My own journey with trackball mice started out with the Logitech Ergo ($99, Amazon), but while looking for cheaper alternatives online, I stumbled upon the Japanese accessory maker ELECOM. Besides ELECOM and Logitech, there are several other companies that also make trackball mice including Kensington, ProtoArc and Sanwa, though that last one is better known for making the buttons you find in the best fight sticks. What immediately drew me to ELECOM though is that the company offers such a wide variety of different kinds of trackball mice for both right-handed and left-handed users. In fact, after reading a few of my articles on trackball mice, they sent over their entire product line for me to test out. As such, I figured now would be the perfect time to put together an explainer on trackball mice to help others who might be interested in making the switch from a traditional mouse — or even the best gaming mouse — to using a trackball mouse themselves.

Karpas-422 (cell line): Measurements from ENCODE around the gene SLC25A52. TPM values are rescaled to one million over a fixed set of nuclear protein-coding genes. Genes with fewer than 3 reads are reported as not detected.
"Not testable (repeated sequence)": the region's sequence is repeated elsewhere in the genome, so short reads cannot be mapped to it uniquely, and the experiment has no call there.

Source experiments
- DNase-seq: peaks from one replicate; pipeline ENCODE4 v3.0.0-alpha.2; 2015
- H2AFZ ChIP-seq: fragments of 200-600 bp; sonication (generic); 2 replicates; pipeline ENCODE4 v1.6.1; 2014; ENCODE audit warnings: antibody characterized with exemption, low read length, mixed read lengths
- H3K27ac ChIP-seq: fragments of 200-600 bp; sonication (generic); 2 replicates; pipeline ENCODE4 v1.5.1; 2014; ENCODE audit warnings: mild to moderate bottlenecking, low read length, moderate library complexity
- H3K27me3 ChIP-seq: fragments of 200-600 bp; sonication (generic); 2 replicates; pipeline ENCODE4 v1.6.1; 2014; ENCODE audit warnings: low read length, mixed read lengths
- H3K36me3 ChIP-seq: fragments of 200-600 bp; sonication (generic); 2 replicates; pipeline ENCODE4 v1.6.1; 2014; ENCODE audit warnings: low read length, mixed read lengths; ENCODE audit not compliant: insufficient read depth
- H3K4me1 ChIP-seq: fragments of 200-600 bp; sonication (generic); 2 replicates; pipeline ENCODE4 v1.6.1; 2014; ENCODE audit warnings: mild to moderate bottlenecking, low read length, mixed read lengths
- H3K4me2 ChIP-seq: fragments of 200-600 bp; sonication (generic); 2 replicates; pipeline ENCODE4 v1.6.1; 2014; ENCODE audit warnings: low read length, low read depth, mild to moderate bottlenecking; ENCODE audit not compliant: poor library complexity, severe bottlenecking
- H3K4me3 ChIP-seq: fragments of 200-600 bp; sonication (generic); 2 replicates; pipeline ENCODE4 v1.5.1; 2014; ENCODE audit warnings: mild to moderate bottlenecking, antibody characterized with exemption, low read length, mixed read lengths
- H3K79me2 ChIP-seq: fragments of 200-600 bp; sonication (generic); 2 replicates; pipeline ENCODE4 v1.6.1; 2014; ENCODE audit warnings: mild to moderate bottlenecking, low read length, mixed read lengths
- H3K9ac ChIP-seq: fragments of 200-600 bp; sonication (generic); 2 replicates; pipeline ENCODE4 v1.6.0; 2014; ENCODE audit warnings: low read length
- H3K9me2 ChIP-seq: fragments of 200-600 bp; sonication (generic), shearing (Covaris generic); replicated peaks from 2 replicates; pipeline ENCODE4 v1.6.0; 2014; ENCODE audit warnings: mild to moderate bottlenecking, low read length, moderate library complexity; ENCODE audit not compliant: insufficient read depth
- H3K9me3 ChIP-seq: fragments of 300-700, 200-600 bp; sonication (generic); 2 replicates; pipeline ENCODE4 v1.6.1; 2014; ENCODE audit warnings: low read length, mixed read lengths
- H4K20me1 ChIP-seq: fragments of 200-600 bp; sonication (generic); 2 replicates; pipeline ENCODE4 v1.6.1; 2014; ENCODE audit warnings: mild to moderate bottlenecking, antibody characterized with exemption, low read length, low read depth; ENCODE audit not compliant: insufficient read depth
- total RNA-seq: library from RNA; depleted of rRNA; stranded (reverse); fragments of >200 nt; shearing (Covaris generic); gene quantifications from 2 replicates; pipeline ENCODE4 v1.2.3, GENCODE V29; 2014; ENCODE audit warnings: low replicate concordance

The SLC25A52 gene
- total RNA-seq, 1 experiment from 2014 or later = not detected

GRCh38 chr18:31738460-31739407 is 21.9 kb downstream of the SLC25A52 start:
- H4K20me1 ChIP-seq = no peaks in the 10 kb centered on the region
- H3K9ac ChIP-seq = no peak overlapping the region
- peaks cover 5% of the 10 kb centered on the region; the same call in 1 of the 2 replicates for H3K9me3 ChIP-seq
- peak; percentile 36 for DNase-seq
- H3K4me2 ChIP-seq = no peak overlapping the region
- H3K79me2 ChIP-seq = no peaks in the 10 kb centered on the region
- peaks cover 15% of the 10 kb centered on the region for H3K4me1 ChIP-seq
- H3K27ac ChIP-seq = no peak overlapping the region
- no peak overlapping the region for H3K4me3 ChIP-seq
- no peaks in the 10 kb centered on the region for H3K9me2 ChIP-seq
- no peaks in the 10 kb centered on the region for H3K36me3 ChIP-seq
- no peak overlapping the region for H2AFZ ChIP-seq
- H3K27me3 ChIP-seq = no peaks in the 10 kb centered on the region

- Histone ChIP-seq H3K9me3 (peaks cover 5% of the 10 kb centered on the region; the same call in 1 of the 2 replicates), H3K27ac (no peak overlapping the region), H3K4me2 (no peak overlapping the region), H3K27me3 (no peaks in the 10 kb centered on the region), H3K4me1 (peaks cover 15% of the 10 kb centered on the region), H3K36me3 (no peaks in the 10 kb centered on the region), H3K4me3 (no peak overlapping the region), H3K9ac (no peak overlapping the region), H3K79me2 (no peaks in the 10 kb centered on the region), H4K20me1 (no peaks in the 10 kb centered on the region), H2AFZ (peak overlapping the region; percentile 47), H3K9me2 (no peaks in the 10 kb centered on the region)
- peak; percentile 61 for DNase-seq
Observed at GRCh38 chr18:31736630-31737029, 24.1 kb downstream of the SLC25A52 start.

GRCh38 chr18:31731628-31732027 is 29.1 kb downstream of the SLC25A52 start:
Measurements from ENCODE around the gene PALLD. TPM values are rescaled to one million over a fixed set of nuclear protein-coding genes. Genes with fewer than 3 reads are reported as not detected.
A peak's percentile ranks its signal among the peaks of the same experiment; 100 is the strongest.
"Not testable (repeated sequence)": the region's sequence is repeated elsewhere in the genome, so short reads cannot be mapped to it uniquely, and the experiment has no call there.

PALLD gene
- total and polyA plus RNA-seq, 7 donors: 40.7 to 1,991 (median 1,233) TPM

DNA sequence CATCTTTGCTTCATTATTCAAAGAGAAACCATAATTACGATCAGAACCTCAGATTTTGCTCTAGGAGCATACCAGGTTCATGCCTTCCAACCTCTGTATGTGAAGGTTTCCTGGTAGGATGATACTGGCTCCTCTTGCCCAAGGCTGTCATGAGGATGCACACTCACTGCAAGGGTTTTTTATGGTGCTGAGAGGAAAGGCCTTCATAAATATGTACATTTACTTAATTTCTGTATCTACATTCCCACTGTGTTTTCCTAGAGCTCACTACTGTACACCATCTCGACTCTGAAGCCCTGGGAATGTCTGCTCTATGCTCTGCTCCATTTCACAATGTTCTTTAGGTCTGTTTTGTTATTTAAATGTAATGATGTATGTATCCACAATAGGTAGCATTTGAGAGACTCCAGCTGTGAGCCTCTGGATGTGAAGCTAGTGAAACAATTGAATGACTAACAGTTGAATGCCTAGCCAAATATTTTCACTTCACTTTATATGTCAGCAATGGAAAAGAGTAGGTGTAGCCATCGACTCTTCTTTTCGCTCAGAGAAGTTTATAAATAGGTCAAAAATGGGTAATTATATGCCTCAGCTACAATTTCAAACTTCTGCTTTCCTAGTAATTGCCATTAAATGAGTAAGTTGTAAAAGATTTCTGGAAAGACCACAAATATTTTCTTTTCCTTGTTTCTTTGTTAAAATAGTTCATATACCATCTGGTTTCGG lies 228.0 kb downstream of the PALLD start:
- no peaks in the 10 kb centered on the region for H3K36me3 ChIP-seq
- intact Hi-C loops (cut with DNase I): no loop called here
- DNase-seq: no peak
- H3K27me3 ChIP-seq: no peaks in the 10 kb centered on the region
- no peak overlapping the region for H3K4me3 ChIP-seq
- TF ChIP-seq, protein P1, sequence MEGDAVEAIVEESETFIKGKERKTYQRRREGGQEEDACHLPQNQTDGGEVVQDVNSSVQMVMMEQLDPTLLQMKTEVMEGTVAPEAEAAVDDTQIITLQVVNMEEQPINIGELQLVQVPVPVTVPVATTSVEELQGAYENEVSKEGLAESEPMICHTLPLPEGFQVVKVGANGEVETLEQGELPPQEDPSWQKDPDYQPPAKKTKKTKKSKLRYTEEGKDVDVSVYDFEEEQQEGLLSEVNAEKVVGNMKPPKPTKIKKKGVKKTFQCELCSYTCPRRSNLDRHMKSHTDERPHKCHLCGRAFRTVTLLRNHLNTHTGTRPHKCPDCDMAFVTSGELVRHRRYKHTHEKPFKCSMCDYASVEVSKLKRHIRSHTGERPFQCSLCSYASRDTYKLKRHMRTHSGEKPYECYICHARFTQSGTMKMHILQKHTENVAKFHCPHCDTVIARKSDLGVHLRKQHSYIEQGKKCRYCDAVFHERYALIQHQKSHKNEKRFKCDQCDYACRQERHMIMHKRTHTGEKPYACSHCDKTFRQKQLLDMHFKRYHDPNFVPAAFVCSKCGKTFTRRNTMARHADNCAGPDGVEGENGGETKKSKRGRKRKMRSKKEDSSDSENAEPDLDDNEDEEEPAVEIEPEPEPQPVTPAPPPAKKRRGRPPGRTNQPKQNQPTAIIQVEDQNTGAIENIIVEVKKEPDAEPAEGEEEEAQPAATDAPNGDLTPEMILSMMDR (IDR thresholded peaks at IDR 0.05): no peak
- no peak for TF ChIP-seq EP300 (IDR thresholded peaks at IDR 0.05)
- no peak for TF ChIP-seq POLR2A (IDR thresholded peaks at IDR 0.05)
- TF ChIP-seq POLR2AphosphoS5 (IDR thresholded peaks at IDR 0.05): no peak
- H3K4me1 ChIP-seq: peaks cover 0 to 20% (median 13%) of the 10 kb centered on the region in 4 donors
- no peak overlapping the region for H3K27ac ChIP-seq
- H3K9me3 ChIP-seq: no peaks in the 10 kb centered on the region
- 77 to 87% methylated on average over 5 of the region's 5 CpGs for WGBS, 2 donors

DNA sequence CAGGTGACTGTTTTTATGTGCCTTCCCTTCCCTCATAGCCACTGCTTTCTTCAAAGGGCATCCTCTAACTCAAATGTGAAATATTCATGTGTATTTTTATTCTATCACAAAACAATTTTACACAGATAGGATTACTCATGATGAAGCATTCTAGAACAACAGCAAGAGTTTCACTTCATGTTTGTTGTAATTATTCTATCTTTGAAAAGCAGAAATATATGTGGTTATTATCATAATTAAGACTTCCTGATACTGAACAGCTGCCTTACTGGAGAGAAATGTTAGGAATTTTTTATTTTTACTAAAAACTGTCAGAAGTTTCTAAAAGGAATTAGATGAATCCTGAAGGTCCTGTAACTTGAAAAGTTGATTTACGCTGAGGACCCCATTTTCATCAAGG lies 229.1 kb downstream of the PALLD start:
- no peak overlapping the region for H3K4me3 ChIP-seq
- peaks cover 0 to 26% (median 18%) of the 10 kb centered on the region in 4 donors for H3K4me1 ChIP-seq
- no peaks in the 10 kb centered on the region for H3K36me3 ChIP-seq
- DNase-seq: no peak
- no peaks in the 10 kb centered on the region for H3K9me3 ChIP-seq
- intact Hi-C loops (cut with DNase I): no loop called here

Here’s everything you need to know about a trackball mouse along with some tips on how to find the right design and model for your needs.

Everything you need to know about trackball mice

What is a trackball mouse?

An overhead shot of many different models of trackball mice on a desk

(Image credit: Tom's Guide)

The easiest way to think about a trackball mouse is by imagining an old-school mouse with a ball on the bottom. Before there were optical mice that use a tiny camera and digital image processing to detect when you move a mouse across a surface, there were rolling-ball mice. These mice accomplished the same thing by using sensors to detect how much the ball inside them moved. If you were to flip over an old-school rolling-ball mouse, this is how modern trackball mice work.